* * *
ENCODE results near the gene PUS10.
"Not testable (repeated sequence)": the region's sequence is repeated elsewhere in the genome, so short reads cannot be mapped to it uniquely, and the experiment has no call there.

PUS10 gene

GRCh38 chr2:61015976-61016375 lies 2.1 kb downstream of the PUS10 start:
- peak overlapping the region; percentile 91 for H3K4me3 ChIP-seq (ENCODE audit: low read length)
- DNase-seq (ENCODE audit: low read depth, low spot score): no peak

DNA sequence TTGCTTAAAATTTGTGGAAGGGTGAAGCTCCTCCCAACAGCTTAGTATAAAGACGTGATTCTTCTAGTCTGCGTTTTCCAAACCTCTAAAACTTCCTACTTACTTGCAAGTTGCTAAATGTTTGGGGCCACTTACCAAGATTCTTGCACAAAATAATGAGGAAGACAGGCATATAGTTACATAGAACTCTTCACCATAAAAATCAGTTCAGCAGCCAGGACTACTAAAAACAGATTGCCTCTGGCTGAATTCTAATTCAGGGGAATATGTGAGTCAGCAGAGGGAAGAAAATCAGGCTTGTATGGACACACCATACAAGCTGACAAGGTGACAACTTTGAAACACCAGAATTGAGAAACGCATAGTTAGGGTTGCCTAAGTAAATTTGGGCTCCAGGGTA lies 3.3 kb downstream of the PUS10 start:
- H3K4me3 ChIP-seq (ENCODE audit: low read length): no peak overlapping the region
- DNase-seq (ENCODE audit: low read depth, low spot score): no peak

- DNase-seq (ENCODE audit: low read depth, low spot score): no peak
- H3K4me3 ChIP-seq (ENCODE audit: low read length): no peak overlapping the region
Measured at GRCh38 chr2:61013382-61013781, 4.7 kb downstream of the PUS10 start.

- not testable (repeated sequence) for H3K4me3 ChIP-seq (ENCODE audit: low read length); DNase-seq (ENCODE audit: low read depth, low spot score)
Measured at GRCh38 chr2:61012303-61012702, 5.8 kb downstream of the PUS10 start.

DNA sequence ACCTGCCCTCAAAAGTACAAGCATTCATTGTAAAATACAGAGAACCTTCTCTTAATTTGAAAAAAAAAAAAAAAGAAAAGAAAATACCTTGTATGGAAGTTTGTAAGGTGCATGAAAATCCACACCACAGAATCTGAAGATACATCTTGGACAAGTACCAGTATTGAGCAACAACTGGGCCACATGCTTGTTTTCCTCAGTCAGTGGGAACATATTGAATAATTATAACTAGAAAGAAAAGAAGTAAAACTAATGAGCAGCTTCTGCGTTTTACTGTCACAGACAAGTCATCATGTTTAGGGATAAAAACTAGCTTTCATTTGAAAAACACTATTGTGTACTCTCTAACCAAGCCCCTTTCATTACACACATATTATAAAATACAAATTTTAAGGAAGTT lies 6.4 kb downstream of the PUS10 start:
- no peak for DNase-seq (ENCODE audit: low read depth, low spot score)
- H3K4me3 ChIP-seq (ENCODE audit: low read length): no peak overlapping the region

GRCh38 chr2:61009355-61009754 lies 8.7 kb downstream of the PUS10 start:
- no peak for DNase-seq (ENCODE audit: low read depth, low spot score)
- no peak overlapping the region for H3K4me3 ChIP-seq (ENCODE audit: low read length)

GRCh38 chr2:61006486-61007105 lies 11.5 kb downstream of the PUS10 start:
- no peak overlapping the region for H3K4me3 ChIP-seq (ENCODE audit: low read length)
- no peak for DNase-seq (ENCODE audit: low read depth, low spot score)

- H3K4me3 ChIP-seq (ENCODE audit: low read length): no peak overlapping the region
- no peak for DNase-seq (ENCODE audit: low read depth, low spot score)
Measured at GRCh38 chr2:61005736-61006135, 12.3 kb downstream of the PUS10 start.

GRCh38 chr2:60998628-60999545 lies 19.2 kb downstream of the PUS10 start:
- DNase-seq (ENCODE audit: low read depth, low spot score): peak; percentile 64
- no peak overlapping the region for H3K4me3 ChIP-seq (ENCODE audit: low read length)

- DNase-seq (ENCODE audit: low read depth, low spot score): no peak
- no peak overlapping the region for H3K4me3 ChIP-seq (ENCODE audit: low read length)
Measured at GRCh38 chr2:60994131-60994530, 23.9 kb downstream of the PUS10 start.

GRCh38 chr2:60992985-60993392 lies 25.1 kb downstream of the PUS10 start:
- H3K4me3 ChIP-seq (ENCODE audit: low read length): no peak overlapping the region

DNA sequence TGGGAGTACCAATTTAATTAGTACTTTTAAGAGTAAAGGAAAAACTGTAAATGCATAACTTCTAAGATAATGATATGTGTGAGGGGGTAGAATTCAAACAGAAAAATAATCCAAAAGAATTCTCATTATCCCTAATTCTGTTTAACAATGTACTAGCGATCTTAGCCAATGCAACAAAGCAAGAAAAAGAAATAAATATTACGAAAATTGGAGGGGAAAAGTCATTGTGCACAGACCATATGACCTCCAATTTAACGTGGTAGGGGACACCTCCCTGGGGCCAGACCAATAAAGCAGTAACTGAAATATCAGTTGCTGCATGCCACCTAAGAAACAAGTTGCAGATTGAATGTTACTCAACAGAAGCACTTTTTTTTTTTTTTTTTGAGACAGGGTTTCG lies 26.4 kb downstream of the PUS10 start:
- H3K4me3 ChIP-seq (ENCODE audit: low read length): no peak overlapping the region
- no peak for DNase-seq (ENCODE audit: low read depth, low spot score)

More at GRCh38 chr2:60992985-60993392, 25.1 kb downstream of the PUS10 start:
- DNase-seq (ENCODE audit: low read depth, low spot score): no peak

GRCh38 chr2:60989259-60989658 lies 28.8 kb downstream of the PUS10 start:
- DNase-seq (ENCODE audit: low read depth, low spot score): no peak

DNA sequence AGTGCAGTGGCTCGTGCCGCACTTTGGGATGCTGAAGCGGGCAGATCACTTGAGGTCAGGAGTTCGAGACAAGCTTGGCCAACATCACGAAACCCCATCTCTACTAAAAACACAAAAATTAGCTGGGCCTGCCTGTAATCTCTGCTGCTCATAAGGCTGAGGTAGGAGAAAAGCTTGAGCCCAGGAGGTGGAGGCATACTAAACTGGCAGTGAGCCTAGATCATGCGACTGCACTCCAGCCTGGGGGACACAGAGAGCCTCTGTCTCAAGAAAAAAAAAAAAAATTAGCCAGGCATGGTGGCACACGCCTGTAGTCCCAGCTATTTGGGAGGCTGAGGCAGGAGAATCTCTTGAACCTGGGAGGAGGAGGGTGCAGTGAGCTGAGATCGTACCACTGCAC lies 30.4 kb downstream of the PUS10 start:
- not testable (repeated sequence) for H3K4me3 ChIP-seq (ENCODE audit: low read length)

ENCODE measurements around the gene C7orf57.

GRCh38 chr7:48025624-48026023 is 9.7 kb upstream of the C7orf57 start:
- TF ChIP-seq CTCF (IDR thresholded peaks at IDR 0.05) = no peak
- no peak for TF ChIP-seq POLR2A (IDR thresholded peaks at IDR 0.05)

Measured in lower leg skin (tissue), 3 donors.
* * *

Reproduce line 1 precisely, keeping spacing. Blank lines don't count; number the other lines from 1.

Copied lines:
ENCODE results near the gene PUS10.